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Cornwell, J. (1983). Crisis and Survival in Infancy. J. Child Psychother., 9(1):25-31.

(1983). Journal of Child Psychotherapy, 9(1):25-31

Crisis and Survival in Infancy

Joan Cornwell

Mrs. Bick described a primitive state of mind in which there is no sense of an internal space, so the holding together of the parts of the personality occurs externally by means of a fragile psychic skin, equated with the physical skin. The baby in this state of mind, feels himself to be in constant danger of spilling out through a breach in his skin. Such a spilling out is experienced as a liquefaction and loss of the self, a pouring out into space, into nothingness. This state of mind, which in the young baby is present prior to the use of projective and introjective mechanisms, is reverted to, at a later age, under conditions of stress. It is almost invariably experienced to a greater or lesser degree in a mother following the birth of her first baby.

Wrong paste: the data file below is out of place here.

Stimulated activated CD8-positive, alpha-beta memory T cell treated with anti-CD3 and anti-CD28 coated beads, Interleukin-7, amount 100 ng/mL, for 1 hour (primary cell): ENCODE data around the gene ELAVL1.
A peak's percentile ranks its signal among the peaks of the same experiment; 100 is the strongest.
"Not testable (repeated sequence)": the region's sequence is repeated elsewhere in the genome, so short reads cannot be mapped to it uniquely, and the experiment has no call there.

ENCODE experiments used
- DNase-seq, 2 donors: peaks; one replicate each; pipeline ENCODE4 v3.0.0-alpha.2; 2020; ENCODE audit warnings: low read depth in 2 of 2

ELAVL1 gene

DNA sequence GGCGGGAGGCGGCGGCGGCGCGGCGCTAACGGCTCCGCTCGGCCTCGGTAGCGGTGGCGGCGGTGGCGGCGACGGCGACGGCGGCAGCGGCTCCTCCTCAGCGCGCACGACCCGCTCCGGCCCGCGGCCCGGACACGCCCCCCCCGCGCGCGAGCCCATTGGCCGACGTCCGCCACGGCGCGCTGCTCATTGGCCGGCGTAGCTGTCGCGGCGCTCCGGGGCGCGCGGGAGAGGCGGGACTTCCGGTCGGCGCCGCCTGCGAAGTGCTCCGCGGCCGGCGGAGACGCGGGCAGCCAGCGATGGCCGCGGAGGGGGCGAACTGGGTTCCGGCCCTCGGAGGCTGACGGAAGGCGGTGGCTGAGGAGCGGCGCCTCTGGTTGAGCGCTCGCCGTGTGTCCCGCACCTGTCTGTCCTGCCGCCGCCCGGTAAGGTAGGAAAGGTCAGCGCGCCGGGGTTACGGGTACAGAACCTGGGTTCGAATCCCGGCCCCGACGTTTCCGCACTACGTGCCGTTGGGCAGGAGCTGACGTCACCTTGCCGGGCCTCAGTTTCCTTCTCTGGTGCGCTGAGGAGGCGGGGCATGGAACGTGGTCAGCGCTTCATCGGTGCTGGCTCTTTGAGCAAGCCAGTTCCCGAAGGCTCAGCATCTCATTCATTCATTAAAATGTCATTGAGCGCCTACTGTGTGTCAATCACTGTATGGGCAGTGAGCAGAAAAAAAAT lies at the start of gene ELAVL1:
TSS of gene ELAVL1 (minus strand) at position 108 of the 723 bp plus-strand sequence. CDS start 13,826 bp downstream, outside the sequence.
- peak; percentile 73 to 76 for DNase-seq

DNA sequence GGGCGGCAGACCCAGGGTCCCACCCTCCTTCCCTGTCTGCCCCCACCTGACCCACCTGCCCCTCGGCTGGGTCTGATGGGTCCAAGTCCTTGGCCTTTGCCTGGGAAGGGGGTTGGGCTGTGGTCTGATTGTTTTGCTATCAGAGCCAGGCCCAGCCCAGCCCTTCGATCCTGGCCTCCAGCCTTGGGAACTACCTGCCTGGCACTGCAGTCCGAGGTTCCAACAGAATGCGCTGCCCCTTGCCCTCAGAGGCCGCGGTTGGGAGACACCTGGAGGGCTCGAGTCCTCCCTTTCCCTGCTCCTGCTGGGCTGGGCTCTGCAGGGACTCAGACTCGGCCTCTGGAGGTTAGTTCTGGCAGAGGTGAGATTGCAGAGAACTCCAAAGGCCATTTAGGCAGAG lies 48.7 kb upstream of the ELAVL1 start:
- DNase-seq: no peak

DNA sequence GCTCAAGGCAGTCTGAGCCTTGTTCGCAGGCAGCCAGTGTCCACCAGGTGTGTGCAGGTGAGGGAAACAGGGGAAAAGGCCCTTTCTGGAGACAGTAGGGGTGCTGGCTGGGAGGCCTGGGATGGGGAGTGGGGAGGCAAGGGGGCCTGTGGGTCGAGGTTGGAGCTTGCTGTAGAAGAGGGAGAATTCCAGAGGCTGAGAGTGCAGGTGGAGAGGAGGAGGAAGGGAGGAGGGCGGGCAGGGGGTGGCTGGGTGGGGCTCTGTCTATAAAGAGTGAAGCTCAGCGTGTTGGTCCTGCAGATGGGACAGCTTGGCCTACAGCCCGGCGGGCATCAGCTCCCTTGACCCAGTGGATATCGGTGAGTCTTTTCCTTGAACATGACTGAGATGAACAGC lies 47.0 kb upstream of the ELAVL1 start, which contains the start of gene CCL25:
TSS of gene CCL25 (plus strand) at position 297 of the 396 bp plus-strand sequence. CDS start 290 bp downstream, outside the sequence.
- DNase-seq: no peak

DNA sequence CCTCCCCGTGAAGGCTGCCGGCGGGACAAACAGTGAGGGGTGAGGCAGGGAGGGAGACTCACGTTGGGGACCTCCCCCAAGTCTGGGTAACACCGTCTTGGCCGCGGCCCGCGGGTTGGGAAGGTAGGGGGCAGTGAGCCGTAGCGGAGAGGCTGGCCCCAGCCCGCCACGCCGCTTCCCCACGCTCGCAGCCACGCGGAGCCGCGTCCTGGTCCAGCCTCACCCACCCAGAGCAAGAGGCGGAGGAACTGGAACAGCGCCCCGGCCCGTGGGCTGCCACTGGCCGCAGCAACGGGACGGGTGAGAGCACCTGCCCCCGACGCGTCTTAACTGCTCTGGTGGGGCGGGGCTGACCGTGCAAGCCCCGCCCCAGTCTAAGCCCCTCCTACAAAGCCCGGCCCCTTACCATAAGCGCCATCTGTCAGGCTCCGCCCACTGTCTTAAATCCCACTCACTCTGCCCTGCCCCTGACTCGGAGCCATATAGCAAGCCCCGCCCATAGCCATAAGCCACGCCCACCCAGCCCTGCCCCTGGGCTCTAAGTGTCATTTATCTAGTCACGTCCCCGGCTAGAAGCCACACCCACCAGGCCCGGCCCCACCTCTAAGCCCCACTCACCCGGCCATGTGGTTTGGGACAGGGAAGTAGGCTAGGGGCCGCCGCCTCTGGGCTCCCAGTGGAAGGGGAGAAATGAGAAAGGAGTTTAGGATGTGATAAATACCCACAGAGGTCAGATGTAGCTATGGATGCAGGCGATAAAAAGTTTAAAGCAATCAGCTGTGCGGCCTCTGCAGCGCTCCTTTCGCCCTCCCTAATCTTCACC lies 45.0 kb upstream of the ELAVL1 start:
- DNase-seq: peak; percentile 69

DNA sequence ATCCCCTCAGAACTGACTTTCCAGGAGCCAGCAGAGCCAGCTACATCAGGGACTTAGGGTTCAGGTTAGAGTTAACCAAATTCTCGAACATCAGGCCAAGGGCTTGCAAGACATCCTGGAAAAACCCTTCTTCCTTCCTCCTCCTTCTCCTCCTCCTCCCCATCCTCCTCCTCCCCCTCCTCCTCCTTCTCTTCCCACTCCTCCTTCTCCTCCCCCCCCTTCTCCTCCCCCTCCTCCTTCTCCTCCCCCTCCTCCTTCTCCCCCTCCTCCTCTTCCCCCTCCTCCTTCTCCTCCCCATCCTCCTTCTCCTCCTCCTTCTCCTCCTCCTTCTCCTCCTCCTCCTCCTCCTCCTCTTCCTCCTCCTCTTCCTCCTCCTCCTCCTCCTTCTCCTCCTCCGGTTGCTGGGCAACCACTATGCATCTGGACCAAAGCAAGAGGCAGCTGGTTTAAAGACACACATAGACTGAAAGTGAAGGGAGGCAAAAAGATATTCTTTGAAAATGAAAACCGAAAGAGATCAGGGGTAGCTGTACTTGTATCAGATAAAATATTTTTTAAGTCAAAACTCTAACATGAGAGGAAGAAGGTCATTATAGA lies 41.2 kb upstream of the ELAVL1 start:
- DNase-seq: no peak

The birth precipitates in the mother a sudden and massive loss of identity. She is no longer the woman she was before the birth. She does not know who she is, having not yet acquired her new identity as mother. Her bewilderment and aching sense of loss are joined to a realisation of her total responsibility for this live helpless baby, despite feeling utterly incompetent for the task. She herself feels like a new born baby, suddenly vulnerable, exposed, unheld.

The father too, experiences this same loss of adult identity. He may feel like a lost little boy, faced with a situation beyond his competence. His wife also may be lost to him, as her attention seems entirely taken up with the new baby, or her own distress. In like fashion, the identity of the first born child is shattered by the arrival of the next baby.

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